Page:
If you find yourself feeling elated and super psyched about an investment… check yourself. Could this be the euphoria stage? If so… move on to the next stage now!

4. Profit Taking

“Profit Taking” happens next. This phase is the beginning of the inevitable pop of the bubble. Uh Oh.

During this phase, the “smart money” starts selling positions and taking profits. “Smart money” refers to money that is controlled by institutional investors, central banks, and other financial professionals.

These investors are considered experienced and well-informed. They tend to have advantages over the average investors. Despite their experience, it is hard for anyone to estimate the exact time the bubble will pop.

5. Panic

Panic is the last phase of a Stock Market Bubble.

The bubble will always burst, it is just a question of when. In this last phase, investors decide that the stock prices far exceed their actual value and they begin to sell their shares. This triggers a massive sell-off.

This traps investors who were not able to sell their shares fast enough. Those investors will lose large amounts of money. Sometimes all of it!

Popping A Stock Market Bubble

Stock market and market bubbles can lead to a more general economic bubble.

Stock bubbles can lead to inflation of a regional or national economy. The popping of a Stock Market Bubble is therefore dangerous because it can lead to economic depressions on a large scale.

Examples Of Stock Market Bubbles

The Great Depression

Many historians feel the U.S. experienced this from 1929 to 1933 during the Great Depression Era.

United States citizens are still feeling the effects of this era today!

The Lost Decade

Another example of a Stock Bubble popping was the bursting of equity and real estate bubbles in Japan from 1989 to 1992. During this time, the real estate and stock market prices of Japan’s economy were greatly inflated.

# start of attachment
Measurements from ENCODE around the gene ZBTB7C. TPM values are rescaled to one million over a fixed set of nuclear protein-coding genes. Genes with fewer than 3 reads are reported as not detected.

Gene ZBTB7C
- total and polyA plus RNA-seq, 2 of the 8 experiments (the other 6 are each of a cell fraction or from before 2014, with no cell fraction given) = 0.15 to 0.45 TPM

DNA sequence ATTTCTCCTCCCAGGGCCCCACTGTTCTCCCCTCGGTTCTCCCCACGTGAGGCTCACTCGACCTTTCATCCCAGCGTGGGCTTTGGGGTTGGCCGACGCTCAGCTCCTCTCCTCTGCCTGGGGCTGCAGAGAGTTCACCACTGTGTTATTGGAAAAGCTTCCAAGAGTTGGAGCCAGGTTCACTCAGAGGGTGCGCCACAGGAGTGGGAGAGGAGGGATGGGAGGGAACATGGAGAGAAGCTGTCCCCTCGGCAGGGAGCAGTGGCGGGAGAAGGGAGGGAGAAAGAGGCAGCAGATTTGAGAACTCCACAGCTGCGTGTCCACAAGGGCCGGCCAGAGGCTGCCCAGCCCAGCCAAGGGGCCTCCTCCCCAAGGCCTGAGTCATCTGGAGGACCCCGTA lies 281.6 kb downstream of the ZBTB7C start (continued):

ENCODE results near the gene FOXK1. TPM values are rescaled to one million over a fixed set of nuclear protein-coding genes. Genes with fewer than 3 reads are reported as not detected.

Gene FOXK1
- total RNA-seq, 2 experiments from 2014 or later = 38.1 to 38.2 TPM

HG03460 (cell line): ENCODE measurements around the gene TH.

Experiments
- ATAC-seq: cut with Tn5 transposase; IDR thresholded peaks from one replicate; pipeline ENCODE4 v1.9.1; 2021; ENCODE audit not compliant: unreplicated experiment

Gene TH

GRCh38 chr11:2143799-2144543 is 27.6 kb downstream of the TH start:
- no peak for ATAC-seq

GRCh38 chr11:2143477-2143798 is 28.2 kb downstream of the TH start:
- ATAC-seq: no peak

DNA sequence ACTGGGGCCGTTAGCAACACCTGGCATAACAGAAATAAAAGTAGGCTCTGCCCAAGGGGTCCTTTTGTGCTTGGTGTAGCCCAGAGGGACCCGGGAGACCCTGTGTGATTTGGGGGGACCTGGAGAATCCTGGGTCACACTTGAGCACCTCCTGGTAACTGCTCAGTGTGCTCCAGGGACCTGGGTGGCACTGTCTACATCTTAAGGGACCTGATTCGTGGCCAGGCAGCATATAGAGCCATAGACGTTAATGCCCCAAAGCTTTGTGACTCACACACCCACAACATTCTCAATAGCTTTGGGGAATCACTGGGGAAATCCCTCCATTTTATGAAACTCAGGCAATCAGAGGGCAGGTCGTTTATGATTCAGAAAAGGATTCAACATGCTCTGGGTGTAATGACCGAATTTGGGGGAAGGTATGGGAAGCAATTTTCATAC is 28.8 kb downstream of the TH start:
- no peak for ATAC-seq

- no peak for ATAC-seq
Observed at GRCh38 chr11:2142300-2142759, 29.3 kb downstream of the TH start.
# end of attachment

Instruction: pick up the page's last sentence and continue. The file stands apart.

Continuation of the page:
In early 1992, the bubble burst. Land values everywhere fell.

As a result, Japan’s economy stagnated. This led to what is known as the Lost Decade. During the Lost Decade, Japan’s economy saw a significant slowdown.

The Dotcom Bubble

The Dotcom Bubble was a rapid rise in U.S. technology stock equity values. The large number of investments in Internet-based companies in the late 1990s fueled it. The growing use of the internet and excitement for new technology was the main reason for these investments. When the bubble popped many Internet-based businesses failed, but some succeeded.

Amazon was a result of the Dotcom Bubble.

Amazon is an excellent example of the importance of timing in Stock Bubbles. If you time the popping of the bubble correctly and sell your stocks at the right time, you can be extremely successful.

That is what motivates so many investors to take risks when it comes to Stock Market Bubbles, as there is a slight possibility that they will make money after the bubble pops.

Unfortunately, regular investors tend to suffer the consequences of the bursting of Stock Bubbles. Large investors with insider knowledge are the ones who escape the Stock Bubble before disaster strikes.

Summary: What Is A Stock Bubble?

You may wonder whether we are in a stock market bubble right now?

That, my friend, is a tricky question. 

Individual stocks have soared to all time highs and cryptocurrency has exploded over the past 12-months. Does this mean the bubble is about to pop? Or are we just getting started? 

Well… anyone who claims to know the answer is either naïve or… lying. 

Timing the market is notoriously difficult (or impossible). 

The best thing you can do is arm yourself with knowledge. Learning more about making money in the stock market or investing in cryptocurrency gives you the best shot at being profitable. 

Good luck, and may the investing gods be with you.